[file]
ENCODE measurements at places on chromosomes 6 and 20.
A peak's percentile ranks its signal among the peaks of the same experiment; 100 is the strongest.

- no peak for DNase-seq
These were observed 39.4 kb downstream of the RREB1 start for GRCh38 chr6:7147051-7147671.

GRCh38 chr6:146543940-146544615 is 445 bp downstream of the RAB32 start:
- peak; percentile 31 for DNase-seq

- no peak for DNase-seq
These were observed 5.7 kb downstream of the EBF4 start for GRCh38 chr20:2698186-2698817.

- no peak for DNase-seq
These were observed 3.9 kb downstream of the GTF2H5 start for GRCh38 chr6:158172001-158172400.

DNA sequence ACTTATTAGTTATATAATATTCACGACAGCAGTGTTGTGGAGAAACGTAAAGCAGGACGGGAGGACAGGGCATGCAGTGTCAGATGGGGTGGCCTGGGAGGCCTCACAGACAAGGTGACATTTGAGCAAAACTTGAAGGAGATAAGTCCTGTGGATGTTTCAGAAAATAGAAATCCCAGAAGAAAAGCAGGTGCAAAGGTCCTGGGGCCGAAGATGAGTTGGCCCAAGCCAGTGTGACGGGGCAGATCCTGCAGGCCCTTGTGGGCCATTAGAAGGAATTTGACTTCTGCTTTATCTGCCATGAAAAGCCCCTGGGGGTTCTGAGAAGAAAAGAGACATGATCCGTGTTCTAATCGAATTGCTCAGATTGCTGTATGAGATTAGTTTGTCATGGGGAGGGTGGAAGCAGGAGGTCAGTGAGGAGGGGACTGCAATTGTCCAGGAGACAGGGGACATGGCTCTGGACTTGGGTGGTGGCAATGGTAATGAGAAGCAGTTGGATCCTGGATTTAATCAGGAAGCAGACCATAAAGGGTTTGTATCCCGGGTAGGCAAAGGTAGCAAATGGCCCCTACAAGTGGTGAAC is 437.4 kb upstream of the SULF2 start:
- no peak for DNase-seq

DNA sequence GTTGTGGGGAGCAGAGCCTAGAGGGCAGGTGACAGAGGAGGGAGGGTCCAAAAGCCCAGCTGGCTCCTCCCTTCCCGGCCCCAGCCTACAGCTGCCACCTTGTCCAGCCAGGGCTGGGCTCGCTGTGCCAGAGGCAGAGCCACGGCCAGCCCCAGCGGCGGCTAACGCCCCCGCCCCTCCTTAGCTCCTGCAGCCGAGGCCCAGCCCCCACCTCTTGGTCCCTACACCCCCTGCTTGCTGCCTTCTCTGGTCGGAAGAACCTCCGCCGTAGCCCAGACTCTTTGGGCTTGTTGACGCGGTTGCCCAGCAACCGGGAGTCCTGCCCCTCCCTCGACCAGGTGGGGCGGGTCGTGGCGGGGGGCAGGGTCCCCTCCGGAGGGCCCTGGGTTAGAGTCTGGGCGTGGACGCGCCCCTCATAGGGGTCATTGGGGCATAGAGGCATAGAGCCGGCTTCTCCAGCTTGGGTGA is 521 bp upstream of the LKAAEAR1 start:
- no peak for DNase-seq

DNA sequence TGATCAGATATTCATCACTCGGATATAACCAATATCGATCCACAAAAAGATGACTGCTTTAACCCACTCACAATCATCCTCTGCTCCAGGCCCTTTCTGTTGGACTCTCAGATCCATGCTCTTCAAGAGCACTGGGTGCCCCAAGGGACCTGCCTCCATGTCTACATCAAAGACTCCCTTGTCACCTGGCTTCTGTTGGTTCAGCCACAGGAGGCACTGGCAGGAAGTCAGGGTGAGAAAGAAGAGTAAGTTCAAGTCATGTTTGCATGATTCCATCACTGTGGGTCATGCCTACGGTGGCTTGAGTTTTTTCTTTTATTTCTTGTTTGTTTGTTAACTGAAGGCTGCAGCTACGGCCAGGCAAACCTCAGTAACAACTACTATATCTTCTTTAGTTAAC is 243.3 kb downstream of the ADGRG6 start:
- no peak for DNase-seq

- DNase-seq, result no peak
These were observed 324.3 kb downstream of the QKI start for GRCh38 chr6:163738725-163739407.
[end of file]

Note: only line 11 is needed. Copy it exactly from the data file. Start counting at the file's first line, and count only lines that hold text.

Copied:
DNA sequence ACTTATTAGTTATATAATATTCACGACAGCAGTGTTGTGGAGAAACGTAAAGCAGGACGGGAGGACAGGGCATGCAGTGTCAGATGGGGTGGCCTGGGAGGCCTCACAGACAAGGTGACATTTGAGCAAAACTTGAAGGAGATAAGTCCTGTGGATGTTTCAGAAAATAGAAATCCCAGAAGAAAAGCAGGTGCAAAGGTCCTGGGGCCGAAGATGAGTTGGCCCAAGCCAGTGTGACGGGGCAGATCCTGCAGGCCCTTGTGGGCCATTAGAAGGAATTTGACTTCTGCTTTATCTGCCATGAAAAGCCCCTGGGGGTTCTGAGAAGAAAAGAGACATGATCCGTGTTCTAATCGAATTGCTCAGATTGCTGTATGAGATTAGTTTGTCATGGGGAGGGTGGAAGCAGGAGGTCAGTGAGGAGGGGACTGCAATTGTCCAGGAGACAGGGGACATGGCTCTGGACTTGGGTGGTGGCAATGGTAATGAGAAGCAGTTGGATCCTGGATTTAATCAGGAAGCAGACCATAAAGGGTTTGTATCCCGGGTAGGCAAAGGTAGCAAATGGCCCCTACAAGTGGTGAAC is 437.4 kb upstream of the SULF2 start: